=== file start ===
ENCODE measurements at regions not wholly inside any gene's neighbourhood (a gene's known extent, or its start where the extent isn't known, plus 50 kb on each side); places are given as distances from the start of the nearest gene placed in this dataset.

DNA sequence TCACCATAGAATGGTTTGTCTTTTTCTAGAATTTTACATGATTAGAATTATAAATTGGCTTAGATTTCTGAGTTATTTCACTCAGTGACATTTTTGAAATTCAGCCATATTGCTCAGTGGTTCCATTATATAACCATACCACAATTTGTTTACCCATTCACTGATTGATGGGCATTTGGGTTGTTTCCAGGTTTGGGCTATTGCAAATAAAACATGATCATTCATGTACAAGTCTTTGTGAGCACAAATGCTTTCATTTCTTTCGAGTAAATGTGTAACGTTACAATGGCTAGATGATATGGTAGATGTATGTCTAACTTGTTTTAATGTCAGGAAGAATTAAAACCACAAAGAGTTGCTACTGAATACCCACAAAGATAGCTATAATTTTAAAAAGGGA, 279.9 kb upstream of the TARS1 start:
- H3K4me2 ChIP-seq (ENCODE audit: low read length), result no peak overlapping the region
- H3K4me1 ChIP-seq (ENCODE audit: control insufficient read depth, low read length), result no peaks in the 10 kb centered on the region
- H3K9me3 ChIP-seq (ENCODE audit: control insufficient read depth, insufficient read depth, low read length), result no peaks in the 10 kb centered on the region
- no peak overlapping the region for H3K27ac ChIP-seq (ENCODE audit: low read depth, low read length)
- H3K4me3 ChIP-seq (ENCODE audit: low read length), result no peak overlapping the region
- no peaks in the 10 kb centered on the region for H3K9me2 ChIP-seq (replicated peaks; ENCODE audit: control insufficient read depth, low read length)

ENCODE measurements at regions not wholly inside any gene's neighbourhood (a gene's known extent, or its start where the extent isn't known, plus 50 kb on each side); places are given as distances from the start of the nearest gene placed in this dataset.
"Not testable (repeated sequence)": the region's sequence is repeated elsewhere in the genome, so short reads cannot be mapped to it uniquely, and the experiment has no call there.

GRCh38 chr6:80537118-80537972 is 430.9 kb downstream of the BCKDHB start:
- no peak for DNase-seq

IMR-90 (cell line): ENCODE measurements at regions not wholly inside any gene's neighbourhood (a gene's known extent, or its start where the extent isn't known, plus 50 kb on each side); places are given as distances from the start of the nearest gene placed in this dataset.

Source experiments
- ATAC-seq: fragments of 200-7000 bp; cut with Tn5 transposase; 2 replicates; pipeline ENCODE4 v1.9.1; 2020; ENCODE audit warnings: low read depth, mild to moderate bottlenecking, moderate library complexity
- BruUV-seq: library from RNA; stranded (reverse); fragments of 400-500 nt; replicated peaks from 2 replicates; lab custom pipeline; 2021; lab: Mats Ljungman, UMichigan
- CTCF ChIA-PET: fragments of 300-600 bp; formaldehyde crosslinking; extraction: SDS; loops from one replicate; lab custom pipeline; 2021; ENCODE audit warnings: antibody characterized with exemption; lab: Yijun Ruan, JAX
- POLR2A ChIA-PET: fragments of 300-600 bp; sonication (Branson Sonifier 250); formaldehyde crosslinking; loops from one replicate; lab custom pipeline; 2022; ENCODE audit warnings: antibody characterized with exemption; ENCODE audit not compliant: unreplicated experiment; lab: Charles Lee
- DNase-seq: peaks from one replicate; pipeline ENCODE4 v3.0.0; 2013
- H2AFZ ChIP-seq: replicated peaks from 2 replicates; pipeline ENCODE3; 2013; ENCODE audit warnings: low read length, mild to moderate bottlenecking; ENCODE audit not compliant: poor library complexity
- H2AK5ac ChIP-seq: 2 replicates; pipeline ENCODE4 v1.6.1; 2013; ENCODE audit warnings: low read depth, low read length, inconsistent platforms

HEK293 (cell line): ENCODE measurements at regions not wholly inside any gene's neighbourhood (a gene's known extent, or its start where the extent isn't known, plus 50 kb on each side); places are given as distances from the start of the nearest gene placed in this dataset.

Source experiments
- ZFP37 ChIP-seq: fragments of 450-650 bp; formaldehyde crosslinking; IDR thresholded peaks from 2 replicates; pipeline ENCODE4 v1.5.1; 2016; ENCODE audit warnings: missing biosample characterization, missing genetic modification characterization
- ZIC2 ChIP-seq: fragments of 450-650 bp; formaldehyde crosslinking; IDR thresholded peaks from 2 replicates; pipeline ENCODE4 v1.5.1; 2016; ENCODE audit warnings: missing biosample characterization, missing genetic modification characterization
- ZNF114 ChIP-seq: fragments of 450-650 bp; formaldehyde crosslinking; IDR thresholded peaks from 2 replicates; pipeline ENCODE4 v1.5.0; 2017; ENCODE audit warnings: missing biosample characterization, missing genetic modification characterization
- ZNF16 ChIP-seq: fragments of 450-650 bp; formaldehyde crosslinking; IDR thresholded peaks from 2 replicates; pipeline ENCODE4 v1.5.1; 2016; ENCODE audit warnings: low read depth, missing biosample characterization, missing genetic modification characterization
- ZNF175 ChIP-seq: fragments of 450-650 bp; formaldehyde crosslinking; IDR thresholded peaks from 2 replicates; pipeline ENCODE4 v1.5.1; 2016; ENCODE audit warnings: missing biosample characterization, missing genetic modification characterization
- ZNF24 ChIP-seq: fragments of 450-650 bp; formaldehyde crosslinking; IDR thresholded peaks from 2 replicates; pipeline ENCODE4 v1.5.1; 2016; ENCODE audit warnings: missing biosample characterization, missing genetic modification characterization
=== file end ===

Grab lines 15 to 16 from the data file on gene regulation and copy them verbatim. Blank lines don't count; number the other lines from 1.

- ATAC-seq: fragments of 200-7000 bp; cut with Tn5 transposase; 2 replicates; pipeline ENCODE4 v1.9.1; 2020; ENCODE audit warnings: low read depth, mild to moderate bottlenecking, moderate library complexity
- BruUV-seq: library from RNA; stranded (reverse); fragments of 400-500 nt; replicated peaks from 2 replicates; lab custom pipeline; 2021; lab: Mats Ljungman, UMichigan